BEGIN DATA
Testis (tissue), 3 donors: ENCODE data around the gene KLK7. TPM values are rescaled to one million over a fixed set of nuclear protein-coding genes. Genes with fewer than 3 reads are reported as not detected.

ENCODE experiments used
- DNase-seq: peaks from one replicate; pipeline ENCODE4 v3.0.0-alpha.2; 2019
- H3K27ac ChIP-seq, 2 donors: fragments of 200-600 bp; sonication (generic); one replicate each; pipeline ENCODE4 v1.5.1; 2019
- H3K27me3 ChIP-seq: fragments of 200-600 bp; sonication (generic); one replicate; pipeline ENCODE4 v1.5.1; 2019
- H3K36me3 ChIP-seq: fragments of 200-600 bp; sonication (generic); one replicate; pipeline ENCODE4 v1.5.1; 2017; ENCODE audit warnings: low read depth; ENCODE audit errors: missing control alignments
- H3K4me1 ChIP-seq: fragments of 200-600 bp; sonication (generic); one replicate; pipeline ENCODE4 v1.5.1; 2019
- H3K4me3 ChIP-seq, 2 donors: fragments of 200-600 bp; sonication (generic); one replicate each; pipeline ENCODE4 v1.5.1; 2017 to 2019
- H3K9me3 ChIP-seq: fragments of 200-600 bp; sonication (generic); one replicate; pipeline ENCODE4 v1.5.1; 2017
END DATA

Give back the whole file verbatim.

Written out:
Testis (tissue), 3 donors: ENCODE data around the gene KLK7. TPM values are rescaled to one million over a fixed set of nuclear protein-coding genes. Genes with fewer than 3 reads are reported as not detected.

ENCODE experiments used
- DNase-seq: peaks from one replicate; pipeline ENCODE4 v3.0.0-alpha.2; 2019
- H3K27ac ChIP-seq, 2 donors: fragments of 200-600 bp; sonication (generic); one replicate each; pipeline ENCODE4 v1.5.1; 2019
- H3K27me3 ChIP-seq: fragments of 200-600 bp; sonication (generic); one replicate; pipeline ENCODE4 v1.5.1; 2019
- H3K36me3 ChIP-seq: fragments of 200-600 bp; sonication (generic); one replicate; pipeline ENCODE4 v1.5.1; 2017; ENCODE audit warnings: low read depth; ENCODE audit errors: missing control alignments
- H3K4me1 ChIP-seq: fragments of 200-600 bp; sonication (generic); one replicate; pipeline ENCODE4 v1.5.1; 2019
- H3K4me3 ChIP-seq, 2 donors: fragments of 200-600 bp; sonication (generic); one replicate each; pipeline ENCODE4 v1.5.1; 2017 to 2019
- H3K9me3 ChIP-seq: fragments of 200-600 bp; sonication (generic); one replicate; pipeline ENCODE4 v1.5.1; 2017